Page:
High blood pressure or Hypertension is a long-term medical condition in which the blood pressure in the arteries is higher than normal. Known as a silent killer because those affected can often go for a long period without experiencing any symptoms until various organs of the body have become damaged leading to physical symptoms and deterioration of health. Untreated hypertension can lead to serious health outcomes including strokes and heart attacks.Hypertension is a major health concern in Africa, and affects up to one third of the population; many of whom are unaware that they are affected until other serious life-threatening signs manifest. Early detection is crucial for survival and routine blood pressure monitoring saves lives.

What is High Blood Pressure?Blood pressure is measured and recorded with 2 numbers, both measured in millimetres of mercury (mmHg).

1. The systolic pressure (top number) is the force at which your heart pumps blood around your body.

2. The diastolic pressure (lower number) is the resistance to the blood flow in the blood vessels.As a general guide:

• high blood pressure is considered to be 140/90mmHg or higher (or 150/90mmHg or higher if you’re over the age of 80)

• ideal blood pressure is usually considered to be between 90/60mmHg and 120/80mmHgBlood pressure readings between 120/80mmHg and 140/90mmHg could mean you’re at risk of developing high blood pressure if you do not take steps to keep your blood pressure under control including improving your diet and getting adequate exercise.

What do we know causes high blood pressure?

There are several known risk factors for hypertension including:

• being overweight

• eating too much salt and not eat enough fruit and vegetables

• not doing enough exercise

• drinking too much alcohol or coffee (or other caffeine-based drinks)

• smoking

• not getting much sleep or have disturbed sleep

• are over 65

• having a close relative with high blood pressure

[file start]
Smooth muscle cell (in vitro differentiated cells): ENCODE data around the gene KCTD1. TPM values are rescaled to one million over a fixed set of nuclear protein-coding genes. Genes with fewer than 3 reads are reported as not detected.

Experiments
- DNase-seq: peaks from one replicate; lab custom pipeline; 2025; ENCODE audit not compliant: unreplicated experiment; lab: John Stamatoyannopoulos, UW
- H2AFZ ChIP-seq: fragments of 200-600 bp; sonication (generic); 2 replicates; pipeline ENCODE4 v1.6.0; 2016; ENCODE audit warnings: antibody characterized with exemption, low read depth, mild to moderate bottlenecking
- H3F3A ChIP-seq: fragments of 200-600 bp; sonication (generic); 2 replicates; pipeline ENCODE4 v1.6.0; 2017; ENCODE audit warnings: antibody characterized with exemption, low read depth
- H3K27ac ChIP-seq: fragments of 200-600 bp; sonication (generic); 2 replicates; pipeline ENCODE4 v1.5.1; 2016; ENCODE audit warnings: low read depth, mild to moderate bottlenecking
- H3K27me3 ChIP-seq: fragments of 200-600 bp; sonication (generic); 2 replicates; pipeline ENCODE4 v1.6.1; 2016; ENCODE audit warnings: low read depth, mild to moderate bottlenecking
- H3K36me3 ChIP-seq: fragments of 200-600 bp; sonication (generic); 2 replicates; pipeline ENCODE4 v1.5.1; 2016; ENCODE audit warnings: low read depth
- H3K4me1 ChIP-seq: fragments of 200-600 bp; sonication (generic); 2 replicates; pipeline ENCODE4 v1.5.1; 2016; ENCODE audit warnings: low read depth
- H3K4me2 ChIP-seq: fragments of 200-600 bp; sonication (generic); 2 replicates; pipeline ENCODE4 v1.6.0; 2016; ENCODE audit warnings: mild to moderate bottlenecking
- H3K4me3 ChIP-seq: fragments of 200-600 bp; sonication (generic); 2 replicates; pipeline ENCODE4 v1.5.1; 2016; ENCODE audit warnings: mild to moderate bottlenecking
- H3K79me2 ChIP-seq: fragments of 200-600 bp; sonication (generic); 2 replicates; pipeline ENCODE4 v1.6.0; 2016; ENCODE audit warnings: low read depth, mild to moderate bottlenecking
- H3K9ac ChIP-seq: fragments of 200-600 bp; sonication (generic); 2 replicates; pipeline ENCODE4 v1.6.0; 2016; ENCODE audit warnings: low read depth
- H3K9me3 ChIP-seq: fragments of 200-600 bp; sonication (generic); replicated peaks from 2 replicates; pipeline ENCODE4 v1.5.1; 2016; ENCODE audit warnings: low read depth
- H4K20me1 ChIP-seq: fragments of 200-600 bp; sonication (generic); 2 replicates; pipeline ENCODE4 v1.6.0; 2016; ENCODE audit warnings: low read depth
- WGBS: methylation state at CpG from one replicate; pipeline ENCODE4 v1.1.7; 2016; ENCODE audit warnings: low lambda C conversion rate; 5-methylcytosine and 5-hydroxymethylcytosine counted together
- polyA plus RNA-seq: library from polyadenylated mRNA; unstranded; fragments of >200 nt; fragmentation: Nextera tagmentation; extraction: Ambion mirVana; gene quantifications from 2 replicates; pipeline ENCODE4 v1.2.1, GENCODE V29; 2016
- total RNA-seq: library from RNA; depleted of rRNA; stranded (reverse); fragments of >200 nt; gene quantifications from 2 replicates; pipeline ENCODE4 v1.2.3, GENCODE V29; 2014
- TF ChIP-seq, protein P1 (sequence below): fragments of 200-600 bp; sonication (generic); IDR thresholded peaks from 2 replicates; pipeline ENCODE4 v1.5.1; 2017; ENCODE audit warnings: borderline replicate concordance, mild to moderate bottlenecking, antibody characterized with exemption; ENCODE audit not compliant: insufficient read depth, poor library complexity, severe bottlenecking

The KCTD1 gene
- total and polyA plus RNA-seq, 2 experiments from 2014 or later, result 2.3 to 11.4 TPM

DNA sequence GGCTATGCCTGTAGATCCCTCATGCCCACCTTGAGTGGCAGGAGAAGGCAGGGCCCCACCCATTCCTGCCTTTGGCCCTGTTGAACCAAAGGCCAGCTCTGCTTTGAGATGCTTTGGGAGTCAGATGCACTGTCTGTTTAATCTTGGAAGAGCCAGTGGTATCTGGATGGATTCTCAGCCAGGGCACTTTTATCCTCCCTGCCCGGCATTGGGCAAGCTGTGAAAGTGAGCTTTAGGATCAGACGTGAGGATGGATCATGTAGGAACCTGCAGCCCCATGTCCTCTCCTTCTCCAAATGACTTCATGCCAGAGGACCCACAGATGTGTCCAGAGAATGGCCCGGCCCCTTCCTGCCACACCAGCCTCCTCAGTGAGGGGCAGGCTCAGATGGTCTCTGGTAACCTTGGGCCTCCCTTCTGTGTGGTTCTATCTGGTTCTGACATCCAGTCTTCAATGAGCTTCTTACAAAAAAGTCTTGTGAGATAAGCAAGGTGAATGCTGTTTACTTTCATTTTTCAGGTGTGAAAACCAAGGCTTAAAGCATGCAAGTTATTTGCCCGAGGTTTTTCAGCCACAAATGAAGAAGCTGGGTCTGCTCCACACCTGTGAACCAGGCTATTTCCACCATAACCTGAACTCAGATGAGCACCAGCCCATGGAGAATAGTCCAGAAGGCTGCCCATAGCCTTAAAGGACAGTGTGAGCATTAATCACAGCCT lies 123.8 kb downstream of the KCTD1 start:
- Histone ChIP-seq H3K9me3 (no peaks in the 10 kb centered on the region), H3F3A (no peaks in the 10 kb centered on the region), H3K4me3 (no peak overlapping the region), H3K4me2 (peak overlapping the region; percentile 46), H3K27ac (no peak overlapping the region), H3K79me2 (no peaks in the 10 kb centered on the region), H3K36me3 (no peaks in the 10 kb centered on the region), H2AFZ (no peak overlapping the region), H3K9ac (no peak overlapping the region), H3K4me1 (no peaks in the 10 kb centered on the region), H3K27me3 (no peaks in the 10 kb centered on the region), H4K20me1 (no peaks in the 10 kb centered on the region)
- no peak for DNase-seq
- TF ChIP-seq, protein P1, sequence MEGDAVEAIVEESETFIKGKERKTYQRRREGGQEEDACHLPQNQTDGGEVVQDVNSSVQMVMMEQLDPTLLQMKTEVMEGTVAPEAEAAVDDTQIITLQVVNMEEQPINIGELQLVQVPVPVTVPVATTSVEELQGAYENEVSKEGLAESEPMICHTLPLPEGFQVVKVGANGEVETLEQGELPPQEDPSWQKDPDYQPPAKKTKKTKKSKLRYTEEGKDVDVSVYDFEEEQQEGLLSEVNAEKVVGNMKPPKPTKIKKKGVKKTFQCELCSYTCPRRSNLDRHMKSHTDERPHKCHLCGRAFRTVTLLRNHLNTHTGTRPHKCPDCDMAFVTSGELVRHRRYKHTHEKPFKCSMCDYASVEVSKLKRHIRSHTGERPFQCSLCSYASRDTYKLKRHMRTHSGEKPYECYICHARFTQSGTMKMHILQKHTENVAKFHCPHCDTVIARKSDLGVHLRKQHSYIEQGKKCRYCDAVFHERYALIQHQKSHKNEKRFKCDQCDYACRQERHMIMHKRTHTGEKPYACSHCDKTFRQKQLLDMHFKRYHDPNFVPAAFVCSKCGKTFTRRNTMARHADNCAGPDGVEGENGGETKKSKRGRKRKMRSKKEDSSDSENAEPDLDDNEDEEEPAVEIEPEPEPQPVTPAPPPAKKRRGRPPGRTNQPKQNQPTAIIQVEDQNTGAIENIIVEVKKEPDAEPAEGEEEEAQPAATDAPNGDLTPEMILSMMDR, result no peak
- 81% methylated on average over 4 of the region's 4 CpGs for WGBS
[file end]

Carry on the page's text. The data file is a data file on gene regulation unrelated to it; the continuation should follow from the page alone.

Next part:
• being of black African or black Caribbean descent

• alcohol abuseSome health conditions may cause high blood pressure:

• Kidney disease

• Long term kidney infections

• Diabetes

• Obstructive sleep apnoea

• Side effects of some medications including some bought over the counter for coughs & colds

• Lupus

• Hormonal and Thyroid problemsWhat we know are symptoms of high blood pressure?Generally, most people won’t experience any warning symptoms, however, those with advanced stage hypertension may experience:

• Headaches, shortness of breath, nosebleeds, flushing, dizziness, chest pain, blurred changes, blood in the urineIt is crucial for everyone over the age of 30 years have regular monthly, bi-annual or annual blood pressure checks depending on age.

How & where can I get my blood pressure measured or tested?

Most healthcare facilities will take a blood pressure reading at every appointment, because the best way to know whether you have high blood pressure is by doing a check. Your blood pressure reading is usually taken using a blood pressure monitor with an upper arm or wrist pressure cuff for accuracy. Ensure you are cuffed with a snugly fitted machine cuff, as loosely-fitted cuffs may give inaccurate readings.You can get your blood pressure checked at:

• hospitals

• some pharmacies

• some workplaces

• at home (invest in one for your family as they are relatively inexpensive)

Treatment of High Blood Pressure

Doctors can help you keep your blood pressure to a safe level using:

• Lifestyle changes like

*reducing salt intake and have a generally healthy diet

*cutting back on alcohol consumption

*lose excess weight if you are overweight

*taking regular exercise

*cut down on caffeine intake

*stop smoking

• Medicines

*In addition to the lifestyle changes, your doctor will prescribe medicines which will help to keep your blood pressure under control. *What works best is different for each person. Do not take any medication which a licensed doctor did not specifically prescribe for your condition. Talk to your doctor to help you decide about treatment.Click https://wazima.africa.com/find-doctor to speak to a doctor right now. to speak to a licensed doctor right now.

0 Comment

Leave a Reply

Your email address will not be published. Required fields are marked *